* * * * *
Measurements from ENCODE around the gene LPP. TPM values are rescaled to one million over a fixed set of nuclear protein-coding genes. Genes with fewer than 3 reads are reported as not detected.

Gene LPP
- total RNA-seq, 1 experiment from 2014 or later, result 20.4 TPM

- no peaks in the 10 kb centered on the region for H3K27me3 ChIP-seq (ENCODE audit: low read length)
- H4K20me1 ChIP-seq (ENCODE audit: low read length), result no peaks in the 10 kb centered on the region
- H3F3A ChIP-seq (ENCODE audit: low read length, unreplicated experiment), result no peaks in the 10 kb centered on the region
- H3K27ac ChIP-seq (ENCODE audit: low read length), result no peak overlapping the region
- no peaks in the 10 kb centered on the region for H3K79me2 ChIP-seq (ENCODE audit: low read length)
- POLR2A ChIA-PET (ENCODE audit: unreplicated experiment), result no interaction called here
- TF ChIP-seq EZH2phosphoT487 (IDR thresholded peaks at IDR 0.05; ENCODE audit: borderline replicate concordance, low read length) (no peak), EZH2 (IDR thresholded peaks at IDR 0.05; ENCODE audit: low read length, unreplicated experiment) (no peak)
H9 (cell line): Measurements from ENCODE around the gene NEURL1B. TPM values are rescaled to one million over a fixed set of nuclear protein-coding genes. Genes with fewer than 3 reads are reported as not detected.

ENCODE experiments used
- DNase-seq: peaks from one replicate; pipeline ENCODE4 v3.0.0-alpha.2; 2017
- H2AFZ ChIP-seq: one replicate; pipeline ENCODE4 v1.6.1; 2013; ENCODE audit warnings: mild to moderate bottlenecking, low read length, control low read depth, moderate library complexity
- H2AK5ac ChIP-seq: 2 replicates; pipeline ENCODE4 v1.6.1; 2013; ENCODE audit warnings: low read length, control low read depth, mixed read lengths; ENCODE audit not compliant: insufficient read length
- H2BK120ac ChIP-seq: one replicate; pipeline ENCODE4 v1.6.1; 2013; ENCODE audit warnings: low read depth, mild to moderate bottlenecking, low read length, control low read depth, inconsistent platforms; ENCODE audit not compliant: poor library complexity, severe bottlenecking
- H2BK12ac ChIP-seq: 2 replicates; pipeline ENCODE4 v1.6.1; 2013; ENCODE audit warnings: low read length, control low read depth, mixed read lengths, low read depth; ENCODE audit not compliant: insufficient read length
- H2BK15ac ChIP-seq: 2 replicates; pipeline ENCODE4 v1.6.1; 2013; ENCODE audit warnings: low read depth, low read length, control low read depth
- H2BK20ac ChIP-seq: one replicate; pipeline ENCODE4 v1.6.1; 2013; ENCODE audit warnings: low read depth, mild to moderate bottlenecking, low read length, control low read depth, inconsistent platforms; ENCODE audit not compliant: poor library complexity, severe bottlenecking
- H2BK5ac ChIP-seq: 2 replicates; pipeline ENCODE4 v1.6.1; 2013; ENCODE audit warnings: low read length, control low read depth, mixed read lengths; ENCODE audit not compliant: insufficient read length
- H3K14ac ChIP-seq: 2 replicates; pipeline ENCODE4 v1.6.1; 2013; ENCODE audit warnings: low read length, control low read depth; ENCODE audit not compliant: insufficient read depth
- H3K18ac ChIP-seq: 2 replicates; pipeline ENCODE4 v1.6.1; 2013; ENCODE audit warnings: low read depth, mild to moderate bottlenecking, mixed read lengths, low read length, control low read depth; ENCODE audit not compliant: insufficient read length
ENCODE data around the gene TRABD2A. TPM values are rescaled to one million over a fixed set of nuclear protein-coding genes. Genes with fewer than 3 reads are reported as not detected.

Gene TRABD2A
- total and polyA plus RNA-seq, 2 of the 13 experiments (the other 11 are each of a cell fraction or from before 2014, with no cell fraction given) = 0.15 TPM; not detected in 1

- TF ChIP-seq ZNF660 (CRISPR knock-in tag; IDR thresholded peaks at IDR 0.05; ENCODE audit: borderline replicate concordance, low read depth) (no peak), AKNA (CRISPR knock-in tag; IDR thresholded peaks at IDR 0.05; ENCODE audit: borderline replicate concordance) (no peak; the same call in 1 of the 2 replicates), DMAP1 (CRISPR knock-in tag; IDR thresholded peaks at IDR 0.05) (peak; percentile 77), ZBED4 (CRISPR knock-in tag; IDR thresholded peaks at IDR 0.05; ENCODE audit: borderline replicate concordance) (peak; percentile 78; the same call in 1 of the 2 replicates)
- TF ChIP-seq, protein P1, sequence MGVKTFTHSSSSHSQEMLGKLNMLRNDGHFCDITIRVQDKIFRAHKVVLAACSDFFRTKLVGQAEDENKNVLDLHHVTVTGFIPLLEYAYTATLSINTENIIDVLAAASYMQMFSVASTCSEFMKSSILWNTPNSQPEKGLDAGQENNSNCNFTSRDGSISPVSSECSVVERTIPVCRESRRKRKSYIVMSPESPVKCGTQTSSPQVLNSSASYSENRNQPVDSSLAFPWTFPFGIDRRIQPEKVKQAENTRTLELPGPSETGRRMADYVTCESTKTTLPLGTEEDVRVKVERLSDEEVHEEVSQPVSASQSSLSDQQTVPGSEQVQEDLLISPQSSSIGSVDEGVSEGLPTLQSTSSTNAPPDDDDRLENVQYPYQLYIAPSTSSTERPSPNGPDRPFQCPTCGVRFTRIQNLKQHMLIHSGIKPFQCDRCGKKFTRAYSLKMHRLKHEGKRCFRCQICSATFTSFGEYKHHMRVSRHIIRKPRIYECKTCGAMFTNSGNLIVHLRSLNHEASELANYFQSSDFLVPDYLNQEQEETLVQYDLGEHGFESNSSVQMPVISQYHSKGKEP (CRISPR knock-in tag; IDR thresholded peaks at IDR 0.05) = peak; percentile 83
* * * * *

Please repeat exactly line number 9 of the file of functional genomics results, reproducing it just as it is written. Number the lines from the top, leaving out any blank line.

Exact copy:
- POLR2A ChIA-PET (ENCODE audit: unreplicated experiment), result no interaction called here